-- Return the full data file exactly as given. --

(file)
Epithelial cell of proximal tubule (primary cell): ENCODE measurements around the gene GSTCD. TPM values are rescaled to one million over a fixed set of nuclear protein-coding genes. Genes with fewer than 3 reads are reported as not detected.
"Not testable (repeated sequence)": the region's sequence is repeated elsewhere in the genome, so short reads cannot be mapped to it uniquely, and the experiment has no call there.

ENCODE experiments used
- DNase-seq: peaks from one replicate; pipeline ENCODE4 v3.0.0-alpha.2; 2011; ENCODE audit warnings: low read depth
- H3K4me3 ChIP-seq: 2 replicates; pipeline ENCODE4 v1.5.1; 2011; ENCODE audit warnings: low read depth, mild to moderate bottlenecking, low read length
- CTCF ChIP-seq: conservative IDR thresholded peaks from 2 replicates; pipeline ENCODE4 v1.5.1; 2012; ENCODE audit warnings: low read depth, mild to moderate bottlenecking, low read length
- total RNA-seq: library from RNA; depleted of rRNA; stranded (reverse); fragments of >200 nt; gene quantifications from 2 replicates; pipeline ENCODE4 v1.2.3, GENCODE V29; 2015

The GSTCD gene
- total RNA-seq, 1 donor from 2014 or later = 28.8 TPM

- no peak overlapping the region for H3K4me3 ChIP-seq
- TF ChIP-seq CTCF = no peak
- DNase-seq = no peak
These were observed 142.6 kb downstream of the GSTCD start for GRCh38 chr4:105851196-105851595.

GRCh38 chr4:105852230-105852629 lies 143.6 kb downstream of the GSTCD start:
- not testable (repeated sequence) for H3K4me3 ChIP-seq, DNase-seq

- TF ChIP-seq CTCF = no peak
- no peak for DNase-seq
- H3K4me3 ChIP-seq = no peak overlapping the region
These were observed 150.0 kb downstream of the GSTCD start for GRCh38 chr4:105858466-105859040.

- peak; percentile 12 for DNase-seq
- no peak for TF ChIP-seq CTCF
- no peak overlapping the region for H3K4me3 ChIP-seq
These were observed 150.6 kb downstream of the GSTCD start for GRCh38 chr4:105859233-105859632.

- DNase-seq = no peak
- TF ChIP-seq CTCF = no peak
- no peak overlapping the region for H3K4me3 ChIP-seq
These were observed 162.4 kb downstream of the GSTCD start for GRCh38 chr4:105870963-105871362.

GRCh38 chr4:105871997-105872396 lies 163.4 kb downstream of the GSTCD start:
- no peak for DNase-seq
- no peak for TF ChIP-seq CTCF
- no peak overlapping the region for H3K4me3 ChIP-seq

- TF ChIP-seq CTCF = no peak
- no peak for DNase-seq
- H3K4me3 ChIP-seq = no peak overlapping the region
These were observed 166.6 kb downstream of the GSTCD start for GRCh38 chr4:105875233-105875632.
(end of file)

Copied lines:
Epithelial cell of proximal tubule (primary cell): ENCODE measurements around the gene GSTCD. TPM values are rescaled to one million over a fixed set of nuclear protein-coding genes. Genes with fewer than 3 reads are reported as not detected.
"Not testable (repeated sequence)": the region's sequence is repeated elsewhere in the genome, so short reads cannot be mapped to it uniquely, and the experiment has no call there.

ENCODE experiments used
- DNase-seq: peaks from one replicate; pipeline ENCODE4 v3.0.0-alpha.2; 2011; ENCODE audit warnings: low read depth
- H3K4me3 ChIP-seq: 2 replicates; pipeline ENCODE4 v1.5.1; 2011; ENCODE audit warnings: low read depth, mild to moderate bottlenecking, low read length
- CTCF ChIP-seq: conservative IDR thresholded peaks from 2 replicates; pipeline ENCODE4 v1.5.1; 2012; ENCODE audit warnings: low read depth, mild to moderate bottlenecking, low read length
- total RNA-seq: library from RNA; depleted of rRNA; stranded (reverse); fragments of >200 nt; gene quantifications from 2 replicates; pipeline ENCODE4 v1.2.3, GENCODE V29; 2015

The GSTCD gene
- total RNA-seq, 1 donor from 2014 or later = 28.8 TPM

- no peak overlapping the region for H3K4me3 ChIP-seq
- TF ChIP-seq CTCF = no peak
- DNase-seq = no peak
These were observed 142.6 kb downstream of the GSTCD start for GRCh38 chr4:105851196-105851595.

GRCh38 chr4:105852230-105852629 lies 143.6 kb downstream of the GSTCD start:
- not testable (repeated sequence) for H3K4me3 ChIP-seq, DNase-seq

- TF ChIP-seq CTCF = no peak
- no peak for DNase-seq
- H3K4me3 ChIP-seq = no peak overlapping the region
These were observed 150.0 kb downstream of the GSTCD start for GRCh38 chr4:105858466-105859040.

- peak; percentile 12 for DNase-seq
- no peak for TF ChIP-seq CTCF
- no peak overlapping the region for H3K4me3 ChIP-seq
These were observed 150.6 kb downstream of the GSTCD start for GRCh38 chr4:105859233-105859632.

- DNase-seq = no peak
- TF ChIP-seq CTCF = no peak
- no peak overlapping the region for H3K4me3 ChIP-seq
These were observed 162.4 kb downstream of the GSTCD start for GRCh38 chr4:105870963-105871362.

GRCh38 chr4:105871997-105872396 lies 163.4 kb downstream of the GSTCD start:
- no peak for DNase-seq
- no peak for TF ChIP-seq CTCF
- no peak overlapping the region for H3K4me3 ChIP-seq

- TF ChIP-seq CTCF = no peak
- no peak for DNase-seq
- H3K4me3 ChIP-seq = no peak overlapping the region
These were observed 166.6 kb downstream of the GSTCD start for GRCh38 chr4:105875233-105875632.